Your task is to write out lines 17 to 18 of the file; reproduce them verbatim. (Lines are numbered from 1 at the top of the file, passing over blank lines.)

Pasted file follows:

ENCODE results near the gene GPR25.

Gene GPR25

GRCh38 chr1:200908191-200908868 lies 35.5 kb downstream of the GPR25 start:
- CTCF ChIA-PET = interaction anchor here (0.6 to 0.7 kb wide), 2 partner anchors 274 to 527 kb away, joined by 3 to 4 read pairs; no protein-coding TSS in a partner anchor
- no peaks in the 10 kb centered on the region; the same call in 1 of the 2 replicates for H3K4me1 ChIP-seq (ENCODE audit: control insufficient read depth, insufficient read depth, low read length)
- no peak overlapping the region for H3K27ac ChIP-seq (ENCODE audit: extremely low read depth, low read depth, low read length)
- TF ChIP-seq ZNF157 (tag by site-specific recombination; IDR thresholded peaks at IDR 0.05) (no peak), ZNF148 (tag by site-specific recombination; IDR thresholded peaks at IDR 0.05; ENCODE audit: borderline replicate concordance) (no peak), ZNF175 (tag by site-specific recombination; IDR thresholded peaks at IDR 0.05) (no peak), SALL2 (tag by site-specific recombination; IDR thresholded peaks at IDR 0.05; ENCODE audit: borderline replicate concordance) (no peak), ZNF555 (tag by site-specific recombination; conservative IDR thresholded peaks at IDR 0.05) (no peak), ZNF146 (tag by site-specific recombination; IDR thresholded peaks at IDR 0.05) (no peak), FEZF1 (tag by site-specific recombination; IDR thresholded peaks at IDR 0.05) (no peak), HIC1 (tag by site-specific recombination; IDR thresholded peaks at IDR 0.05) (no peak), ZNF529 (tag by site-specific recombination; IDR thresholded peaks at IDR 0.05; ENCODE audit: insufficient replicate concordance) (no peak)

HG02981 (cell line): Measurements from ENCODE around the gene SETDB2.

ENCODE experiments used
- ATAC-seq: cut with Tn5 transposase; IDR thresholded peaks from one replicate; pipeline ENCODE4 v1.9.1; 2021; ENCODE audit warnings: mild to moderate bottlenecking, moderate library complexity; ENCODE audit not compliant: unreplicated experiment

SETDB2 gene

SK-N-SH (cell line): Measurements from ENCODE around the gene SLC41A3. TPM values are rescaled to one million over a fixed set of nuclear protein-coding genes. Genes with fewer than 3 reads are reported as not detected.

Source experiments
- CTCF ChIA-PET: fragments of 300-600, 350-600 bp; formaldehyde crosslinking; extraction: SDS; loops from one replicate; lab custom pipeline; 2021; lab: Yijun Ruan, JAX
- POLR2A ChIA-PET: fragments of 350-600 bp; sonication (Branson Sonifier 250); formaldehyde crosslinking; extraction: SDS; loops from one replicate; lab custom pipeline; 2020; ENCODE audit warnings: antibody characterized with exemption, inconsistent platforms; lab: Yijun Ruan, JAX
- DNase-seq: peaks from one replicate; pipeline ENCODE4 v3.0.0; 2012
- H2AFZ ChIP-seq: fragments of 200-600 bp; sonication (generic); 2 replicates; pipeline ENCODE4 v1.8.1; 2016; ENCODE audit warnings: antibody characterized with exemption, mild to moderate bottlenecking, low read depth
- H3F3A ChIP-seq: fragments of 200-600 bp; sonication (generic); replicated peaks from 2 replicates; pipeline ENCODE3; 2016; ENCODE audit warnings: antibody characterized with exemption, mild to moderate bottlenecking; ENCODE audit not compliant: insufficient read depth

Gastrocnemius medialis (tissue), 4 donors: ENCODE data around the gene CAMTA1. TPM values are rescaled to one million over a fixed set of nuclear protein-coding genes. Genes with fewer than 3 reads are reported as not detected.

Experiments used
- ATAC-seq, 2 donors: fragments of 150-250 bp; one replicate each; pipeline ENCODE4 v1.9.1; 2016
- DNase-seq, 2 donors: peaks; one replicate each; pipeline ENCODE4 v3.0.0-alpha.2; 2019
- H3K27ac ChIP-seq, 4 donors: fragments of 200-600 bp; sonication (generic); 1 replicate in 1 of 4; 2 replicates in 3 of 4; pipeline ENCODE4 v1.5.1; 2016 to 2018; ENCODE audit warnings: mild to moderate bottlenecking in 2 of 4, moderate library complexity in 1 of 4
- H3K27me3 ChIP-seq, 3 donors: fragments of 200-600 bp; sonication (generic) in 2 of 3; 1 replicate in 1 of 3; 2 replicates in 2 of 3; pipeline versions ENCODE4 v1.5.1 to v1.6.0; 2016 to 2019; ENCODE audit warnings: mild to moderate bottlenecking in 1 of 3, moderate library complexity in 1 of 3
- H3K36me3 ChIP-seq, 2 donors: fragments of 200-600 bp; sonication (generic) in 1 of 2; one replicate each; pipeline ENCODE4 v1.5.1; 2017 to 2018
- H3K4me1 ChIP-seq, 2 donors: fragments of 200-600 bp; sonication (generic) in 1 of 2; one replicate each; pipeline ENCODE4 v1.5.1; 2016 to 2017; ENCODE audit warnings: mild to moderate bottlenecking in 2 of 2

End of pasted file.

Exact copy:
- H2AFZ ChIP-seq: fragments of 200-600 bp; sonication (generic); 2 replicates; pipeline ENCODE4 v1.8.1; 2016; ENCODE audit warnings: antibody characterized with exemption, mild to moderate bottlenecking, low read depth
- H3F3A ChIP-seq: fragments of 200-600 bp; sonication (generic); replicated peaks from 2 replicates; pipeline ENCODE3; 2016; ENCODE audit warnings: antibody characterized with exemption, mild to moderate bottlenecking; ENCODE audit not compliant: insufficient read depth